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Enough! Fil-Am, Pinoy nurses join New York strike

by RepublicAsia

By Cesar “Boyet” Loverita

NEW YORK CITY — Filipino-Americans and Filipinos joined around 7,000 nurses here who went on strike early Monday morning after negotiations for additional staffing, better working conditions and salaries collapsed.

Nurses from New York’s biggest hospitals — Mount Sinai Hospital in Manhattan and Montefiore Medical Center in the Bronx — walked out starting 6 am Monday.

Nearly three years into the coronavirus pandemic, nurses have complained that they have been working so hard and yet do not receive support to unburden their load.

The New York State Nurses Association (NYSA) and the hospital administrations of Mount Sinai and Montefiore sat down to discuss the nurses’ demands. After one week of negotiations, the bargaining talks ended in a stalemate.

Pinoy nurses’ woes

“We’re here to strike ngayon to fight for our patient’s safety,” Anna Ariles, a FilAm nurse in Montefiore, said.

Ariles said their hospitals need more staff to provide services to their patients better. She said that nurses also deserve an increase in salary, especially after what they have gone through during the pandemic.

“Sobrang hirap namin nung Covid pandemic and it’s been going on since I started here in Montefiore in 2014. Ang dami naming pasyente. Wala silang (hospital admin) paki sa amin,” she added.

She lamented that hospital management would stop short at giving words of encouragement whenever they complained of exhaustion and mental anxiety.

“Sasabihin lang nila na, ‘Okay lang yan, you can do it.’ And we don’t get any bonuses or anything. I think we deserve better with our patient,” she said.

Delita Glory Ferri, another Filipina nurse, is a Covid survivor. She will retire soon, but she decided to join the ranks and fight for the rights of her colleagues.

“I’m one of the survivors of the Covid. Nahirapan talaga ako. I was so bad, and I was taken care of by my peers and saw how much they worked hard. They’re thrown all over the place to take care of the sick patients,” she narrated.

Hindi kami mareklamo, pero sobra na!

Ferri said Filipinos are known in the US for their resiliency and compliance. But she stressed Filipinos should fight for their rights, too.

“Kawawa talaga mga nurses. Alam mo naman mga Pilipino hindi masyado mareklamo and we don’t really talk. This time, because of this, we all need na parang redemption na rin sa bawat isa sa amin na somebody has to speak up for what we really need. Hindi lang para sa amin kundi para din sa mga pasyente,” Ferri explained.

Madona Mariano is a Filipino working as a cardiothoracic ICU nurse in Montefiore’s Emergency Department. She illustrated how chronic understaffing leaves them caring for too many patients.

“The usual ratio we have is 24 patients at one time. So you cannot take care of 24 patients at one time. It’s not safe, especially for the patients. I do the best I can in ICU with a very critical patient, sometimes three patients for one nurse with a very, very critical patient. During COVID, it was worst, and no one was helping us,” Mariano said.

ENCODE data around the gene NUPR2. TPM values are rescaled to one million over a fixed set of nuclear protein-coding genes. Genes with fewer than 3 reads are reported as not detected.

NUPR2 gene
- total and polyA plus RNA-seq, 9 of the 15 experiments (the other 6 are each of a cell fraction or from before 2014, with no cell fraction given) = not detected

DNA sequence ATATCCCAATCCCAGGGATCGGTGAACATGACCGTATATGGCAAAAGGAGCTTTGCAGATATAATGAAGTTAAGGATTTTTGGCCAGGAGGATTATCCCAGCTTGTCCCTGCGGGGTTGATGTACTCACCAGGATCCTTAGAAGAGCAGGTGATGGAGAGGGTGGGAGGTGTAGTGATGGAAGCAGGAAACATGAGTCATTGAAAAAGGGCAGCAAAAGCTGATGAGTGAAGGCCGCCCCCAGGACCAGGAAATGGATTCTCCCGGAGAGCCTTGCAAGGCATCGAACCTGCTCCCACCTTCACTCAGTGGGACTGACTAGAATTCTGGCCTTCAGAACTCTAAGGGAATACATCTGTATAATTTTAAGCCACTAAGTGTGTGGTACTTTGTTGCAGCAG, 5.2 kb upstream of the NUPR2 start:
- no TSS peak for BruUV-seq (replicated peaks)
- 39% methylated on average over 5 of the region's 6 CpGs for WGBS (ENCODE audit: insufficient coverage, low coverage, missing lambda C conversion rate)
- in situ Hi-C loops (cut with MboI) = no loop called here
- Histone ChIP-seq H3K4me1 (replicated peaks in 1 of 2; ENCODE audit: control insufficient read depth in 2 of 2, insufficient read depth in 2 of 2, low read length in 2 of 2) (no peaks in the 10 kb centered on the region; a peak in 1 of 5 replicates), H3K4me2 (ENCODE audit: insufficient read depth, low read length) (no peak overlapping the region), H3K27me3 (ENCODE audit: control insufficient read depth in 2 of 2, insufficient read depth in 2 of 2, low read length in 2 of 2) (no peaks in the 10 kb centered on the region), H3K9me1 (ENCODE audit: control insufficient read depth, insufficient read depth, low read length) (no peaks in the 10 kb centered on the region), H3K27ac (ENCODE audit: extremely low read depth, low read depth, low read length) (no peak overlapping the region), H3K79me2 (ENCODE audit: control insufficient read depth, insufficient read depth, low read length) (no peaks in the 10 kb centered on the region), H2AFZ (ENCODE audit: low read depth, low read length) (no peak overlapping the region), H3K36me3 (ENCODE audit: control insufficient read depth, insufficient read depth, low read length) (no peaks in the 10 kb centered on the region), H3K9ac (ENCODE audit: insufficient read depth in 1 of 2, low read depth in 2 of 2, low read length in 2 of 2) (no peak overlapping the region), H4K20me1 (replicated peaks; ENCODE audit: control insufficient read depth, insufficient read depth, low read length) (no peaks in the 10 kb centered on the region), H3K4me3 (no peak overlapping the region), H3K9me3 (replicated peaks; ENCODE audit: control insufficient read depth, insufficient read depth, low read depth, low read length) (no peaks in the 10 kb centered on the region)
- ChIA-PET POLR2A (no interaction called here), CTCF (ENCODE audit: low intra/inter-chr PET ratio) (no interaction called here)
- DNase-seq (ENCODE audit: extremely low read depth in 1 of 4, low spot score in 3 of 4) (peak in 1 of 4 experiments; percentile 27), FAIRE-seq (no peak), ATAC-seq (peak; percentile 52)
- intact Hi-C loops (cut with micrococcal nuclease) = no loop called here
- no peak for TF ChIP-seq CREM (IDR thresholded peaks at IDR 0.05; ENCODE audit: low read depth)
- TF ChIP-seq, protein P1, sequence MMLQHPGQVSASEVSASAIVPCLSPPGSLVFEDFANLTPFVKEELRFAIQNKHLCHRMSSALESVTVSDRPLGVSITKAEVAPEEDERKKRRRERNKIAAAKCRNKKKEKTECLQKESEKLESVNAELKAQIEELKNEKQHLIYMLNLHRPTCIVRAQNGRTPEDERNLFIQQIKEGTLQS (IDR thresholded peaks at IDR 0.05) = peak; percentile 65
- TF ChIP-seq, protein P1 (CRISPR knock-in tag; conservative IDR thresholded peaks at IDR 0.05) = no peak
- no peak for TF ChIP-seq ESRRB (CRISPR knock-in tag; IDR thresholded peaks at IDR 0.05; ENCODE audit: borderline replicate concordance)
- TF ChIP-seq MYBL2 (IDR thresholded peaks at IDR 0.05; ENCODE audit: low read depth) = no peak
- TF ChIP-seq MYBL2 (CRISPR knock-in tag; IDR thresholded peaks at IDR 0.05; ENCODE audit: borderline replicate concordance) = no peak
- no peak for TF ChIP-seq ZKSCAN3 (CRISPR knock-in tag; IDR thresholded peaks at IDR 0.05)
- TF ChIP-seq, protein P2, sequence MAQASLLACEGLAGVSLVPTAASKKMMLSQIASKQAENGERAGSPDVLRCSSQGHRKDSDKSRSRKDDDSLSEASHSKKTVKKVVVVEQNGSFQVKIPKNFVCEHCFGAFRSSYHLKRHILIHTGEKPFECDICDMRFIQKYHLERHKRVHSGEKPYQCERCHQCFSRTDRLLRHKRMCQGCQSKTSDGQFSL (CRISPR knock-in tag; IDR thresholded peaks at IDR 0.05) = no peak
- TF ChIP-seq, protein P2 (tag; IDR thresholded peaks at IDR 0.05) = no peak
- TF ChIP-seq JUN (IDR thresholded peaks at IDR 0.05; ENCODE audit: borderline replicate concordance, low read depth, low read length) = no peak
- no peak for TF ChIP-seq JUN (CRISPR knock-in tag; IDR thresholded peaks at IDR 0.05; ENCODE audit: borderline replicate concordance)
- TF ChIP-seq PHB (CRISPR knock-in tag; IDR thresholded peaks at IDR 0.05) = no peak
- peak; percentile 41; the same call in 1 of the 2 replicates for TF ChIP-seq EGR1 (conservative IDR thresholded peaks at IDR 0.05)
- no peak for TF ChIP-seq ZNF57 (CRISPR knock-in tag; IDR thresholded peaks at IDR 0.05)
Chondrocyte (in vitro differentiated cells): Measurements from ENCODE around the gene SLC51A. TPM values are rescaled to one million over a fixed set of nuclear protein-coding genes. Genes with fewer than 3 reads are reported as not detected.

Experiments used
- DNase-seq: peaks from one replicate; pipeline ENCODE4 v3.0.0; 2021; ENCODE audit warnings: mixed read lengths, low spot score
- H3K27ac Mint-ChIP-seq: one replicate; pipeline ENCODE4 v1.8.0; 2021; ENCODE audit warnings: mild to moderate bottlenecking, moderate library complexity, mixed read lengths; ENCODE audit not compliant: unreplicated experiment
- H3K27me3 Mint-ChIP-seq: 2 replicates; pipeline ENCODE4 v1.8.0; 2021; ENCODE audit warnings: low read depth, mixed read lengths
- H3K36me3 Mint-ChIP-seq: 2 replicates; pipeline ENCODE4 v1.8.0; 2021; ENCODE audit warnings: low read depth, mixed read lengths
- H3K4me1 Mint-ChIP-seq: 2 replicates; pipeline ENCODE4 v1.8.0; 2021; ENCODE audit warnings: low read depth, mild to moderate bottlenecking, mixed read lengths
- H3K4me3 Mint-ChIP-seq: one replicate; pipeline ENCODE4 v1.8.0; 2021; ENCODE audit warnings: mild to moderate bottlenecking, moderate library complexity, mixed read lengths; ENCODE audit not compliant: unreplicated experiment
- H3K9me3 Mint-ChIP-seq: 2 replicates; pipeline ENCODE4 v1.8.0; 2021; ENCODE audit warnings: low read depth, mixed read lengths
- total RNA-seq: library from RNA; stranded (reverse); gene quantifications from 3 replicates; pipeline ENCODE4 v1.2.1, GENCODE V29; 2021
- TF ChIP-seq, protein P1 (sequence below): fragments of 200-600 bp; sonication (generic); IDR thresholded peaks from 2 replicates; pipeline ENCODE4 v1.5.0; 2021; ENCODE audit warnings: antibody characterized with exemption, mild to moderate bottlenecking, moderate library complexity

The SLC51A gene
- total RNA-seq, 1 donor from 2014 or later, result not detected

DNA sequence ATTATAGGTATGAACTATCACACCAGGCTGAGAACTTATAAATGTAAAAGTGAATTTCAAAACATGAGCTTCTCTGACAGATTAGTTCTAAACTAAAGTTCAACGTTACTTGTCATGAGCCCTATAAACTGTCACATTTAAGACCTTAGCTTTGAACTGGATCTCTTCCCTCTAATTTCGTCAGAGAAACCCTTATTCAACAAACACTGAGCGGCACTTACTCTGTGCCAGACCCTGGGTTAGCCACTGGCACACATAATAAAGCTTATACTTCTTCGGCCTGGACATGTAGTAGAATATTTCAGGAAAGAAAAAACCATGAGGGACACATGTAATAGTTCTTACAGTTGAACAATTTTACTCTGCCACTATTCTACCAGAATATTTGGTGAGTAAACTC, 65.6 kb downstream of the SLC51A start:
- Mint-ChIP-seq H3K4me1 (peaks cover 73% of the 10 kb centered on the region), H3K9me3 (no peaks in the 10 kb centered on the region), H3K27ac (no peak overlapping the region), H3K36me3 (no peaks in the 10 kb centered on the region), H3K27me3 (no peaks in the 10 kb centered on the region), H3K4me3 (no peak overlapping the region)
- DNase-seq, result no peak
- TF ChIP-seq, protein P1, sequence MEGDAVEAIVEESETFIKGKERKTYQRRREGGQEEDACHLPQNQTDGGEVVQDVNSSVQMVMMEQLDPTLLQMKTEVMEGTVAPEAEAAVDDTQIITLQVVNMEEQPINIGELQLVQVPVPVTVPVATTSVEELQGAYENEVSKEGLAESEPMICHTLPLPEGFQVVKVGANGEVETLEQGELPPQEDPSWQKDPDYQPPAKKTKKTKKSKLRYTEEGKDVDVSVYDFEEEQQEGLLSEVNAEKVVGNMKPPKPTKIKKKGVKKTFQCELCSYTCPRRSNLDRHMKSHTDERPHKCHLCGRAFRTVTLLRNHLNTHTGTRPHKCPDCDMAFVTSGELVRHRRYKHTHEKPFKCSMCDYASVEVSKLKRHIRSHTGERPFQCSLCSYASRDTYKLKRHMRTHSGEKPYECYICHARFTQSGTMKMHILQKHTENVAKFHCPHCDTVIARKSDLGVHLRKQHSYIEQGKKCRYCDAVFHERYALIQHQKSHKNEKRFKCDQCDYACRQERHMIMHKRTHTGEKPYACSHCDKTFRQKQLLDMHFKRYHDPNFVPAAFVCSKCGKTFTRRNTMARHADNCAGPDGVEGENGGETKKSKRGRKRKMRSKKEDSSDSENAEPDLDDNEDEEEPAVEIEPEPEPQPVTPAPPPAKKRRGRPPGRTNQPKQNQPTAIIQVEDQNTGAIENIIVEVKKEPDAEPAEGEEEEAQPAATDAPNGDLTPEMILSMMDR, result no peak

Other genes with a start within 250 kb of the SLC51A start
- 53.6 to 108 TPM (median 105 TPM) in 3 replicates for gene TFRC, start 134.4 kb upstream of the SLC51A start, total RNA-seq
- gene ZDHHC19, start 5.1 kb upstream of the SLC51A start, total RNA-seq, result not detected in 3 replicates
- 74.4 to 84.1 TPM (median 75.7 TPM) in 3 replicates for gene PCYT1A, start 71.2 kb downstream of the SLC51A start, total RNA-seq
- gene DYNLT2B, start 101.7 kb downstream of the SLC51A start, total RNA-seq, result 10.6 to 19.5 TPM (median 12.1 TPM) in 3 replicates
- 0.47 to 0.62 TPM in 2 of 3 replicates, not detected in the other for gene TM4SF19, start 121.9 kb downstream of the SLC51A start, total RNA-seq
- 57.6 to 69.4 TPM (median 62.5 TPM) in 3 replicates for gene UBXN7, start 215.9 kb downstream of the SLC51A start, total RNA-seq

Hospital admin reaction

In separate statements, the hospitals offered the nurses a compounded wage increase of 19.1 per cent.


“Despite Montefiore’s offer of a 19.1 percent compounded wage increase – the same offer agreed to at the wealthiest of our peer institutions – and a commitment to create over 170 new nursing positions, and despite a call from Governor Hochul for arbitration, NYSNA’s leadership has decided to walk away from the bedsides of their patients. Therefore, at 6 am, NYSNA nurses will be on strike and off the job. We remain committed to seamless and compassionate care, recognizing that the union leadership’s decision will spark fear and uncertainty across our community. This is a sad day for New York City.”

Mount Sinai Hospital

“The union refused to accept the exact same offer of a 19.1 percent wage increase over three years that it agreed to at eight other hospitals, including Mount Sinai Morningside and Mount Sinai West, and disregarded Governor Hochul’s proposal for binding arbitation to avoid a strike.

“If you or a loved one is a Mount Sinai patient, we will contact you directly by text, email, and/or phone if we need to reschedule your appointment or procedure. Please know that most outpatient appointments and procedures are going forward, so assume your scheduled appointment is still on unless you hear from your provider about a change in your care. Our patients are our top priority, now and always.”

Patients diverted

Mount Sinai and Montefiore diverted ambulances and patients to other hospitals and rescheduled non-emergency procedures. They also pulled in temporary staffers and assigned managers with nursing backgrounds to cover nursing shifts.

New York City was making preparations to deal with the strike’s impact.

“Our system will be prepared to meet the challenges,” NYC Mayor Eric Adams said.  

Other private hospitals in New York have reached a compromise with their respective nurses’ unions.

Nurses from city or federal-funded hospitals also did not join the big strike because a New York state law prohibits public employees from going on strike.

photos by Cesar “Boyet” Loverita



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